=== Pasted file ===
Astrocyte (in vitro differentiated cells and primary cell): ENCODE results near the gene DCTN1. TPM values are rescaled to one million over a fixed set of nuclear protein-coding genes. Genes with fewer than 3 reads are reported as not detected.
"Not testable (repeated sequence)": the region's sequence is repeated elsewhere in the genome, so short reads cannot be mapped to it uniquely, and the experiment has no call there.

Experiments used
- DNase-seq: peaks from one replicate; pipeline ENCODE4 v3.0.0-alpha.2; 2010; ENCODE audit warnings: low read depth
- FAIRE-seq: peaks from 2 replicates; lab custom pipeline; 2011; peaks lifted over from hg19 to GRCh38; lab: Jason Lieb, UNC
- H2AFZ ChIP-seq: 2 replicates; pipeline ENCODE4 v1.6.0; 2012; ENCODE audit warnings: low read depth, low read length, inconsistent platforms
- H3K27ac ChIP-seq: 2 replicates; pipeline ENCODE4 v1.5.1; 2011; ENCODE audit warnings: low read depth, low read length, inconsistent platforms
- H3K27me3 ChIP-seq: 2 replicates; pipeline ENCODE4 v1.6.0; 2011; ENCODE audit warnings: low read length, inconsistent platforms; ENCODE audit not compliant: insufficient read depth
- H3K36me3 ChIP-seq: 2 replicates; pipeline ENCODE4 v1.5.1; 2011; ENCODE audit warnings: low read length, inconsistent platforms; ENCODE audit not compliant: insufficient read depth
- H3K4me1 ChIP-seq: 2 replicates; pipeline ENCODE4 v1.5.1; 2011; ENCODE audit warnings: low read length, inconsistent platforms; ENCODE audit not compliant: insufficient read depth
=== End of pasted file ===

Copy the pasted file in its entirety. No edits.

Astrocyte (in vitro differentiated cells and primary cell): ENCODE results near the gene DCTN1. TPM values are rescaled to one million over a fixed set of nuclear protein-coding genes. Genes with fewer than 3 reads are reported as not detected.
"Not testable (repeated sequence)": the region's sequence is repeated elsewhere in the genome, so short reads cannot be mapped to it uniquely, and the experiment has no call there.

Experiments used
- DNase-seq: peaks from one replicate; pipeline ENCODE4 v3.0.0-alpha.2; 2010; ENCODE audit warnings: low read depth
- FAIRE-seq: peaks from 2 replicates; lab custom pipeline; 2011; peaks lifted over from hg19 to GRCh38; lab: Jason Lieb, UNC
- H2AFZ ChIP-seq: 2 replicates; pipeline ENCODE4 v1.6.0; 2012; ENCODE audit warnings: low read depth, low read length, inconsistent platforms
- H3K27ac ChIP-seq: 2 replicates; pipeline ENCODE4 v1.5.1; 2011; ENCODE audit warnings: low read depth, low read length, inconsistent platforms
- H3K27me3 ChIP-seq: 2 replicates; pipeline ENCODE4 v1.6.0; 2011; ENCODE audit warnings: low read length, inconsistent platforms; ENCODE audit not compliant: insufficient read depth
- H3K36me3 ChIP-seq: 2 replicates; pipeline ENCODE4 v1.5.1; 2011; ENCODE audit warnings: low read length, inconsistent platforms; ENCODE audit not compliant: insufficient read depth
- H3K4me1 ChIP-seq: 2 replicates; pipeline ENCODE4 v1.5.1; 2011; ENCODE audit warnings: low read length, inconsistent platforms; ENCODE audit not compliant: insufficient read depth